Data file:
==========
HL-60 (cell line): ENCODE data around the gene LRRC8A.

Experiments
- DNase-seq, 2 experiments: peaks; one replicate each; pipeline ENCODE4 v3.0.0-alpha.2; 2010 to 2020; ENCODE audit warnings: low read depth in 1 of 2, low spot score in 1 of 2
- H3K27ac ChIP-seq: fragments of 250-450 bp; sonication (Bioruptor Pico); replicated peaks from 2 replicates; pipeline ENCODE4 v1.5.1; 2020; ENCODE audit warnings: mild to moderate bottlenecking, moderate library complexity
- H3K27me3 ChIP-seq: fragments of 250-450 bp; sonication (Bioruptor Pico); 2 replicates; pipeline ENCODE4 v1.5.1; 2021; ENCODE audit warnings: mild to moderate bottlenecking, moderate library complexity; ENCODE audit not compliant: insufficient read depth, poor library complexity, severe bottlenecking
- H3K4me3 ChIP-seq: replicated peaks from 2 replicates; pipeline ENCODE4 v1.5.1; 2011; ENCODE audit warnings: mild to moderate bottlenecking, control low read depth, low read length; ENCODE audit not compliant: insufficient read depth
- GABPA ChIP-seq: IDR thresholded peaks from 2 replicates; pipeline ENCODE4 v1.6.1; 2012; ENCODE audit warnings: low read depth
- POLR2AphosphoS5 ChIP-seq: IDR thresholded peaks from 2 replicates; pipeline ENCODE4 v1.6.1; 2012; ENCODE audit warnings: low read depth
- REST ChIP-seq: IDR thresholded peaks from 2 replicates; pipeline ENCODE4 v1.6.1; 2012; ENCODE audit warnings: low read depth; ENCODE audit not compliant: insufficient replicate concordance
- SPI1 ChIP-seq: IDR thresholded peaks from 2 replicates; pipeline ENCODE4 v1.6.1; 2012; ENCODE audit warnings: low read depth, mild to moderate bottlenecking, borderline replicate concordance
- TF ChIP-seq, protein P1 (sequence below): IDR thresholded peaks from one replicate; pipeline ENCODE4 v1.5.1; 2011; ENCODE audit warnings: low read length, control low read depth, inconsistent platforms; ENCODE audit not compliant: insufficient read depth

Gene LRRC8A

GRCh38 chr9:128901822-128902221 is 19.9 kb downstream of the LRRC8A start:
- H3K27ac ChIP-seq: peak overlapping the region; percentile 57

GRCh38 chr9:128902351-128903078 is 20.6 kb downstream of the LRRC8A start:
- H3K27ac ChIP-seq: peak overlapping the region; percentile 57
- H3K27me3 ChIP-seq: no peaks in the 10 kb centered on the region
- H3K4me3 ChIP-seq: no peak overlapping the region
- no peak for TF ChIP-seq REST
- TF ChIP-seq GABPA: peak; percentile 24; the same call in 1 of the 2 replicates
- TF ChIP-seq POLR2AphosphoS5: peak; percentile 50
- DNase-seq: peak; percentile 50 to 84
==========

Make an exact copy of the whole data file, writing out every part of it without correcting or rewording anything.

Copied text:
HL-60 (cell line): ENCODE data around the gene LRRC8A.

Experiments
- DNase-seq, 2 experiments: peaks; one replicate each; pipeline ENCODE4 v3.0.0-alpha.2; 2010 to 2020; ENCODE audit warnings: low read depth in 1 of 2, low spot score in 1 of 2
- H3K27ac ChIP-seq: fragments of 250-450 bp; sonication (Bioruptor Pico); replicated peaks from 2 replicates; pipeline ENCODE4 v1.5.1; 2020; ENCODE audit warnings: mild to moderate bottlenecking, moderate library complexity
- H3K27me3 ChIP-seq: fragments of 250-450 bp; sonication (Bioruptor Pico); 2 replicates; pipeline ENCODE4 v1.5.1; 2021; ENCODE audit warnings: mild to moderate bottlenecking, moderate library complexity; ENCODE audit not compliant: insufficient read depth, poor library complexity, severe bottlenecking
- H3K4me3 ChIP-seq: replicated peaks from 2 replicates; pipeline ENCODE4 v1.5.1; 2011; ENCODE audit warnings: mild to moderate bottlenecking, control low read depth, low read length; ENCODE audit not compliant: insufficient read depth
- GABPA ChIP-seq: IDR thresholded peaks from 2 replicates; pipeline ENCODE4 v1.6.1; 2012; ENCODE audit warnings: low read depth
- POLR2AphosphoS5 ChIP-seq: IDR thresholded peaks from 2 replicates; pipeline ENCODE4 v1.6.1; 2012; ENCODE audit warnings: low read depth
- REST ChIP-seq: IDR thresholded peaks from 2 replicates; pipeline ENCODE4 v1.6.1; 2012; ENCODE audit warnings: low read depth; ENCODE audit not compliant: insufficient replicate concordance
- SPI1 ChIP-seq: IDR thresholded peaks from 2 replicates; pipeline ENCODE4 v1.6.1; 2012; ENCODE audit warnings: low read depth, mild to moderate bottlenecking, borderline replicate concordance
- TF ChIP-seq, protein P1 (sequence below): IDR thresholded peaks from one replicate; pipeline ENCODE4 v1.5.1; 2011; ENCODE audit warnings: low read length, control low read depth, inconsistent platforms; ENCODE audit not compliant: insufficient read depth

Gene LRRC8A

GRCh38 chr9:128901822-128902221 is 19.9 kb downstream of the LRRC8A start:
- H3K27ac ChIP-seq: peak overlapping the region; percentile 57

GRCh38 chr9:128902351-128903078 is 20.6 kb downstream of the LRRC8A start:
- H3K27ac ChIP-seq: peak overlapping the region; percentile 57
- H3K27me3 ChIP-seq: no peaks in the 10 kb centered on the region
- H3K4me3 ChIP-seq: no peak overlapping the region
- no peak for TF ChIP-seq REST
- TF ChIP-seq GABPA: peak; percentile 24; the same call in 1 of the 2 replicates
- TF ChIP-seq POLR2AphosphoS5: peak; percentile 50
- DNase-seq: peak; percentile 50 to 84